Where Do You Get Your Ideas?

I don’t have a Bucket List. At least not yet I don’t. In lieu of a tangible list, I only have a set of vague notions about some of things I’d like to do (or, more accurately, accomplish) before that inexorable kicking. But that is a topic for a future blog post.

That being said, I do know of one item in particular destined for The List. And here it is: “Have someone I don’t know ask me, ‘Where do you get your ideas?'” While at first glance this might seem like an odd sort of thing to add to a Bucket List, if you peel back the words you’ll see that its importance lies in the chain of events that leads up to this event. But, again, that is a topic for a future blog post.

This post is just about ideas in general, and it just so happens to begin with someone else checking off an item on my list. Earlier this month, author Joanne Harris tweeted:

All authors dread the question: “Where do you get your ideas from?” This is because there is NO ANSWER.
— Joanne Harris

Up-and-coming author J. K. Rowling retweeted this and concurred: “True. I once answered: ‘The same place you get yours!’ to a small boy. ‘I never have ideas,’ was the glum response.”

In spite of the sad reply, Rowling’s explanation is absolutely true. The “place” she is talking about is what the scientific community collectively calls “the brain.” There’s no magic here, just one hundred billion cells all working together and churning out countless ideas each day, whether you believe that is happening or not.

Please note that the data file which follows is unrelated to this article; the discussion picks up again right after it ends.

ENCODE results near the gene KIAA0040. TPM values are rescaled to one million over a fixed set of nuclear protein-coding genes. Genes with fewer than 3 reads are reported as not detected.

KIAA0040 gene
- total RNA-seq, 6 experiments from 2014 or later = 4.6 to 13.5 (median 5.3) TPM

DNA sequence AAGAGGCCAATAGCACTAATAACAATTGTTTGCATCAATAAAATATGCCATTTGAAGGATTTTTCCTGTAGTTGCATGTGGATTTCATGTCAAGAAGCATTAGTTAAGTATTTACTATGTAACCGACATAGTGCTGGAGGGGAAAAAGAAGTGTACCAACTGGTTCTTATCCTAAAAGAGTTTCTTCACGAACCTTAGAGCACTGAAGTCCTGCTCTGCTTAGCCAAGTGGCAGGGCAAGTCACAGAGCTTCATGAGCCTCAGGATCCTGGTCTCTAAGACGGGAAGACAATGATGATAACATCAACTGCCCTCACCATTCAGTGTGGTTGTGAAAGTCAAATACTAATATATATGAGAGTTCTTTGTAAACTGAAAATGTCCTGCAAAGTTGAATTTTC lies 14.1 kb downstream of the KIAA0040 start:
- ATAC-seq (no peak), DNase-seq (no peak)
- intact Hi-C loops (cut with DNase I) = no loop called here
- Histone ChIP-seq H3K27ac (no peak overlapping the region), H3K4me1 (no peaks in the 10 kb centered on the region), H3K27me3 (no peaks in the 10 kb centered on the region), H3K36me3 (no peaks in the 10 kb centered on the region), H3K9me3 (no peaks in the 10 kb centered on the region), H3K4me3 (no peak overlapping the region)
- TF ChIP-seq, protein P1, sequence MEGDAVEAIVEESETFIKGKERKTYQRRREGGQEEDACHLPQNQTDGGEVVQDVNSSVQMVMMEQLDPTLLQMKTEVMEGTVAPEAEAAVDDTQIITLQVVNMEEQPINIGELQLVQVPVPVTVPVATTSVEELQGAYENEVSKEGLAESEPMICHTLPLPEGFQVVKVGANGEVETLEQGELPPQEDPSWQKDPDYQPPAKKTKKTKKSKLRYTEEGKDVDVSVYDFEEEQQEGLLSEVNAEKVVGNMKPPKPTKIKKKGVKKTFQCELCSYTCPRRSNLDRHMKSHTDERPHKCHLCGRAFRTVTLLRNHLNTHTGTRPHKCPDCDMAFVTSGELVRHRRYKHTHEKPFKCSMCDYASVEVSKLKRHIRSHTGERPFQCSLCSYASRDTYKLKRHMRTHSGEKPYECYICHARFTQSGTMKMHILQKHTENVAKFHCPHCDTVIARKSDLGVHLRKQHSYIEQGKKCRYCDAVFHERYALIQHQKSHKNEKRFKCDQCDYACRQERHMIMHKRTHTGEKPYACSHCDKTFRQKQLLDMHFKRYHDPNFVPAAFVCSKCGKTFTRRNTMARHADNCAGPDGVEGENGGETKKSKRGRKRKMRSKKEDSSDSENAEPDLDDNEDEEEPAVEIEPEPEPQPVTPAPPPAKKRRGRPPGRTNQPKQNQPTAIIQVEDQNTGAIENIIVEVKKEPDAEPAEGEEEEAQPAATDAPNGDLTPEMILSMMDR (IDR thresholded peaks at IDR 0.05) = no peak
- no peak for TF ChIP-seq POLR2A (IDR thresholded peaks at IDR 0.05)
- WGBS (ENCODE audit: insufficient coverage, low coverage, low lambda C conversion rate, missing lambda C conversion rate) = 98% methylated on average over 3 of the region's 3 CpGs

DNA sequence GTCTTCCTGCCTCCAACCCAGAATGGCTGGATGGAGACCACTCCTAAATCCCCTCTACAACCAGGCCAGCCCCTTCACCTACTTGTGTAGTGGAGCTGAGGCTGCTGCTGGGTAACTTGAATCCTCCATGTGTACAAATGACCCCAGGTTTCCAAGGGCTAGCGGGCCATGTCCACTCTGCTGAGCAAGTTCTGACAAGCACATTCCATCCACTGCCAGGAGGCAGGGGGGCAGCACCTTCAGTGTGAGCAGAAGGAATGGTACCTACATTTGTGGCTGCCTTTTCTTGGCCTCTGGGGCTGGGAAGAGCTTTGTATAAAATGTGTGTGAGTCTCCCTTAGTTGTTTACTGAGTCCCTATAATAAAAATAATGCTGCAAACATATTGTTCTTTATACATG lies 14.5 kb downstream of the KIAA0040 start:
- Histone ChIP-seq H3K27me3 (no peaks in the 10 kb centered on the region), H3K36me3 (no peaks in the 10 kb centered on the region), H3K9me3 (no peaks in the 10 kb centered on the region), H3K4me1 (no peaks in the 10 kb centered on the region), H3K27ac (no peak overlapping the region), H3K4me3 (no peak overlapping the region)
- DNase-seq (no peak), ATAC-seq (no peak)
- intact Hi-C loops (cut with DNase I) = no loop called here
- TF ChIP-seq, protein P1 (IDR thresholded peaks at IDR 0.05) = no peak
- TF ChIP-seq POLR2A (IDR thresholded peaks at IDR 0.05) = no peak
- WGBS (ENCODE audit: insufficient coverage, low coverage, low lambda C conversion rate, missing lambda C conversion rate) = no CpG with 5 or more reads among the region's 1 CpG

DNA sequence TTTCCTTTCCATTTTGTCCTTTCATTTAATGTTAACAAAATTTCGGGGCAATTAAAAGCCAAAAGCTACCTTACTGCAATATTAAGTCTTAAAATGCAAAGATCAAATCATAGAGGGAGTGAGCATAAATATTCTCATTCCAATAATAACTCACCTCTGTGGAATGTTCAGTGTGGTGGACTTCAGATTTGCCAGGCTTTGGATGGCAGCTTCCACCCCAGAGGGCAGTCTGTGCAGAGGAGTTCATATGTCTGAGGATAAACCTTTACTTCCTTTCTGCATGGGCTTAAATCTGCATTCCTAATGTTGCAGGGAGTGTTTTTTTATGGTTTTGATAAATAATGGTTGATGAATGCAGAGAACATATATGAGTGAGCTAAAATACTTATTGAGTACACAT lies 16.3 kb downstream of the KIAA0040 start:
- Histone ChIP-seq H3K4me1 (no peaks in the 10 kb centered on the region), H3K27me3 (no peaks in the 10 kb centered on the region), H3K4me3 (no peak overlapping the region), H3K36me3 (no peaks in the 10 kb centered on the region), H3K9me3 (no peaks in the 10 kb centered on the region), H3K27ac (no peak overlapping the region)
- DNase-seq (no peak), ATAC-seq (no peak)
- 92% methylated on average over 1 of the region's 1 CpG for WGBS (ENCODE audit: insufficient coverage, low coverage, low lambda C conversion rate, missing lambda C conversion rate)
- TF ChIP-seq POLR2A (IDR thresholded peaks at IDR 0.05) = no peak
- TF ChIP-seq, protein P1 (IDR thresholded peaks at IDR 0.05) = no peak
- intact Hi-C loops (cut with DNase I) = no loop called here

One day in 1990, Jo Rowling’s one hundred billion cells produced one idea: the image of a young boy attending a wizard’s school. That is all. She didn’t right then and there compose all 1,084,170 words of the Harry Potter series. She just had an idea. And that idea just came from her brain.

To the small, glum boy who never has ideas: I believe you do have ideas. We all have ideas. Unless you’re suffering from physical damage to the brain, you simply cannot function without having ideas. “I know what to have for dinner tonight!” “I know what I’m going to wear to work today!” “I know what might create a twenty-four billion dollar franchise.”

The trick isn’t in the idea. The trick is in recognizing it for what it is and then doing something about it. My guess is that when people say “I don’t have ideas” (and believe me, I say this to myself all the time) what they really mean is “I can’t think of anything right now that might create a twenty-four billion dollar franchise.” And they’re right. They probably can’t. But here’s the thing: Rowling never thought that either. It began with a simple idea, and then off it went.

So many good and/or popular stories have such small beginnings.

  • Star Wars: Boy meets mentor, goes on adventure, overcomes the Evil Empire. In space.
  • The Hobbit: Hobbit meets mentor, goes on adventure, overcomes the Dreaded Dragon. In Middle-earth.
  • Green Eggs and Ham: Weird creature in hat meets mentor, goes on adventure, overcomes the Fear of the Unknown. In drawings.

As you can see, every big idea starts from a little idea, and people have little ideas all the time. Fortunately, I’ve just thought of a little idea that I think might be big. Let me know what you think: Boy meets mentor, goes on adventure, overcomes Agent Smith. In some weird kind of computer-simulated reality.

I think I’m onto something here.

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